With Mother's Day a couple of weeks behind us, it's time to think about Dad. Get your children started making cards, crafts and gift certificates for Father's Day. Here are some ideas:
--Dad probably doesn't need a new tie, but what about turning a couple of his least favorite ties into snakes? Stuff them and sew on buttons for eyes.
--In the children's book "Guess How Much I Love You?" (Candlewick Press, $7.99) by Sam McBratney, Little Nutbrown Hare wants to show his daddy how much he loves him. Help your child measure with string the distance from the tip of his left hand to the right, then enclose the string inside a homemade card that says, "This is how much I love you!" Have dad guess what the string represents.
--With preschoolers, take a survey and have your child draw a picture of daddy. Write down exactly what your child says. No editing allowed. Suggestions for questions: How old is dad? What color hair does he have? Where does he work? What is his favorite thing to do with me? What's his favorite restaurant? If you could give him any present in the world, what would it be?
Ideas for books for the dad who needs advice:
--In "Parking Lot Rules & 75 Other Ideas for Raising Amazing Children" (Ballantine Books, 2008, $20), author Tom Sturges breaks down his advice into catchphrases along with anecdotes. His tips include:
"Parking Lot Rules." Your young child needs to stay beside you in a parking lot. "No trailing behind. No racing ahead," Sturges writes.
"When you get upset, whisper." Parents who yell are intimidating.
"The Caboose Rule." When a family or group travels together, assign an adult or older child to keep up the rear and ensure that no little ones lag behind.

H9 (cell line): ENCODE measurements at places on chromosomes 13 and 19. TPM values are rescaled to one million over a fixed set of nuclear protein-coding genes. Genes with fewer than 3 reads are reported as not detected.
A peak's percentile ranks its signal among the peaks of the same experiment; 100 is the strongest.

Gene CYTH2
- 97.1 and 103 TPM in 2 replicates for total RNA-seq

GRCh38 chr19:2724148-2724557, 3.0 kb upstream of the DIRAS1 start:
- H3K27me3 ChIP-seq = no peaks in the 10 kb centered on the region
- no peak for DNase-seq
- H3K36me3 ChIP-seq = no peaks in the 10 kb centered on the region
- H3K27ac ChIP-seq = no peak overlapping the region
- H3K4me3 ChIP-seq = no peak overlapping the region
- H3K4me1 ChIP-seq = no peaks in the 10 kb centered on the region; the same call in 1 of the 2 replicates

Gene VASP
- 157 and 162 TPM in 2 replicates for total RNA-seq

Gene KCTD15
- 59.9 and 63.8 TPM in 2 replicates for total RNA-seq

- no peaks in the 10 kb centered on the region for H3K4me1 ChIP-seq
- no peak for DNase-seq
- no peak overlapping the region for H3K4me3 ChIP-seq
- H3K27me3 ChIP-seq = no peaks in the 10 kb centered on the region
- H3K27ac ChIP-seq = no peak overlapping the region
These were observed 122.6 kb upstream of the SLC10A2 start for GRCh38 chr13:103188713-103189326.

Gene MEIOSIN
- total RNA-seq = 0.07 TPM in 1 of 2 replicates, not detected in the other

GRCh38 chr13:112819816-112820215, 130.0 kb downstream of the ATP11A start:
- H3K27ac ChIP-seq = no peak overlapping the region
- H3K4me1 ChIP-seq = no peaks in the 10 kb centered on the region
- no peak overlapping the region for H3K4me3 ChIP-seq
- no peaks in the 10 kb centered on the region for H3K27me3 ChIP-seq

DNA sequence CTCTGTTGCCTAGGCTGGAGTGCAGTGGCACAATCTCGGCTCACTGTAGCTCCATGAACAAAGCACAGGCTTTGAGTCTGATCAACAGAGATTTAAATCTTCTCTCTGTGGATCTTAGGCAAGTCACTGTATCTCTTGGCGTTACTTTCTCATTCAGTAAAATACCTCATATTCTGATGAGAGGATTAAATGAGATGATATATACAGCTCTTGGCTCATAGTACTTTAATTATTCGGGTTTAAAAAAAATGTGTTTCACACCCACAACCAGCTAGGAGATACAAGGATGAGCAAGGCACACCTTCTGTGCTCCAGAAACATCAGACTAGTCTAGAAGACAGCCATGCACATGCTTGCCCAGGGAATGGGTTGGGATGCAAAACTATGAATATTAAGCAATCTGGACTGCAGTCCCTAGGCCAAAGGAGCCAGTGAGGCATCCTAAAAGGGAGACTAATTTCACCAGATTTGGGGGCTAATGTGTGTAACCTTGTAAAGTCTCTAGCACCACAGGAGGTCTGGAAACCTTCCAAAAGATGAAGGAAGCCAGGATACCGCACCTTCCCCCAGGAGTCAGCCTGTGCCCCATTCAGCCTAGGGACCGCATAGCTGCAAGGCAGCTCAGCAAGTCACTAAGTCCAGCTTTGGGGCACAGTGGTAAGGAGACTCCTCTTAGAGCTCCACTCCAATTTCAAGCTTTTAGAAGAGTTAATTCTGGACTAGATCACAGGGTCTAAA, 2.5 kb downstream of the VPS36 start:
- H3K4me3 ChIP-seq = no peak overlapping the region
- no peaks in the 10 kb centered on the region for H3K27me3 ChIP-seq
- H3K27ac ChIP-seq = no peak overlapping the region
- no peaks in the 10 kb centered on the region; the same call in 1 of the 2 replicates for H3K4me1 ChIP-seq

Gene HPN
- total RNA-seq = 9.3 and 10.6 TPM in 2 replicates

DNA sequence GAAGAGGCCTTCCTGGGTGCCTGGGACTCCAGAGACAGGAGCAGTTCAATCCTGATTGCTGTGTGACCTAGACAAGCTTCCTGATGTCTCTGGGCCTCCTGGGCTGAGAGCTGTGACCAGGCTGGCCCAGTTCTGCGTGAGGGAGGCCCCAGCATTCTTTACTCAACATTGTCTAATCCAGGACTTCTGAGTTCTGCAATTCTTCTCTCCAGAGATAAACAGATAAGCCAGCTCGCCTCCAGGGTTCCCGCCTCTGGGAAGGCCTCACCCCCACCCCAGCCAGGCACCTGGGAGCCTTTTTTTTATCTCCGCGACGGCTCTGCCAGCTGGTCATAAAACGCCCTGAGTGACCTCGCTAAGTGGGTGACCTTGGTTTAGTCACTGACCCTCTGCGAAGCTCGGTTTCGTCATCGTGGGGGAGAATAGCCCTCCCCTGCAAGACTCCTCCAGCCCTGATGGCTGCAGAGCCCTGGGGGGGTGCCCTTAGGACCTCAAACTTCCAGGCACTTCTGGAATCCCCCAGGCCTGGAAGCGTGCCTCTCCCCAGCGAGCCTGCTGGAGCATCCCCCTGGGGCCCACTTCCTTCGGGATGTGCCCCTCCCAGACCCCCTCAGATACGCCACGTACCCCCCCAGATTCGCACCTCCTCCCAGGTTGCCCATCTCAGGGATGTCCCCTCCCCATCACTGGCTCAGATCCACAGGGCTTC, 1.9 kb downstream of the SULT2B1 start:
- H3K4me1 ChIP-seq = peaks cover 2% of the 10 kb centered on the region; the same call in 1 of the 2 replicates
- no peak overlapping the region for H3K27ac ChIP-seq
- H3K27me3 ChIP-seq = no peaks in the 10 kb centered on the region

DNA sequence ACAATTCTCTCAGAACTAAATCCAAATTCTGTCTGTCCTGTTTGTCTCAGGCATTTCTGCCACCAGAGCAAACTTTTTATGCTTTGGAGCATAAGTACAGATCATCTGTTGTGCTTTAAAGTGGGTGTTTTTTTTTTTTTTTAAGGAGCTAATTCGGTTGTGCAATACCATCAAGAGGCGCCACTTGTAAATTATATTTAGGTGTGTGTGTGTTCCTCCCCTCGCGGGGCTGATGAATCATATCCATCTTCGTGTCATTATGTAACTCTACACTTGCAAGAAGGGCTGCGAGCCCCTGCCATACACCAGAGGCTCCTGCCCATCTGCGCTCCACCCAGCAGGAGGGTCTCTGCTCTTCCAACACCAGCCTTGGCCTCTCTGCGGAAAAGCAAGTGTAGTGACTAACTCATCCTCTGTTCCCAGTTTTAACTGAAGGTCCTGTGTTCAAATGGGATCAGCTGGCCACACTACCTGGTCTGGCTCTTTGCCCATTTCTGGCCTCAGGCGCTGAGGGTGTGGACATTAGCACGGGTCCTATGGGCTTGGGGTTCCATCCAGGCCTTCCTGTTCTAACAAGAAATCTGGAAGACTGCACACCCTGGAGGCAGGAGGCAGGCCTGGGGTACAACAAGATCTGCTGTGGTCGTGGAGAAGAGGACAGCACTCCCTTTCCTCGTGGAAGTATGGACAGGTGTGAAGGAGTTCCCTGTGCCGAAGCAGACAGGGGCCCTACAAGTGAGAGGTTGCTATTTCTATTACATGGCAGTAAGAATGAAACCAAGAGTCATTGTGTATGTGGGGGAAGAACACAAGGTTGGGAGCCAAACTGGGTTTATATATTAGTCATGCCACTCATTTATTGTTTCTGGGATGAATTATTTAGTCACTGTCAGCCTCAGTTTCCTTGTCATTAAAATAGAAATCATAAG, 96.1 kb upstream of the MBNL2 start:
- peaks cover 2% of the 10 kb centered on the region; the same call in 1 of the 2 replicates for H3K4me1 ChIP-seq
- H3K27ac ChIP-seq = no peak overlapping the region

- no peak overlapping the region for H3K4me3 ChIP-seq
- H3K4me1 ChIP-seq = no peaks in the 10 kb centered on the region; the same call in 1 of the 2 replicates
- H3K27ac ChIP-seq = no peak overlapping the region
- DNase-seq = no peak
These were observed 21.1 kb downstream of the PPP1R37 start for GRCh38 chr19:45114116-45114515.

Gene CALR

"The 10-Second Rule." Keep from saying the first thing that pops in your mind after your child makes a mistake by pausing for 10 seconds before you dole out discipline or punishment.
--"The Father's Guide to the Meaning of Life" (Skyhorse Publishing, 2009, $9.95) is a collection of life-lesson essays by men's health journalist Joe Kita. "Kids may not listen, but they certainly watch," he writes. "It's what they see -- good and bad -- that largely determines who they'll be."
--In "The Don't Sweat Guide for Dads" (Hyperion Books, $10.95, 2003), another in the "Don't Sweat the Small Stuff" series, the book helps new fathers find balance and keep the pressure down when it comes to raising children.
--"Rookie Dad" (Pocket Books, $15, 2001) by Susan Fox offers games and activities for dads to initiate with their babies, as well as advice on feeding and changing. In a follow-up book, "Rookie Dad Tackles the Toddler" (Simon & Schuster, $16.99, 2005), also by Fox, dads discover that the rules of parenting change completely after their baby starts walking and talking.
Even when your baby is just a few weeks old, it's not too early to start a daily dad-baby reading and snuggling time together. Even if you're reading "Sports Illustrated" and your baby has no clue as to what you're saying, he still has the comfort of hearing your voice and feeling your warmth.
Betsy Flagler, a journalist based in Davidson, N.C., is a mother and teaches preschool. If you have tips or questions, please email her at email@example.com or call Parent to Parent at 704-236-9510.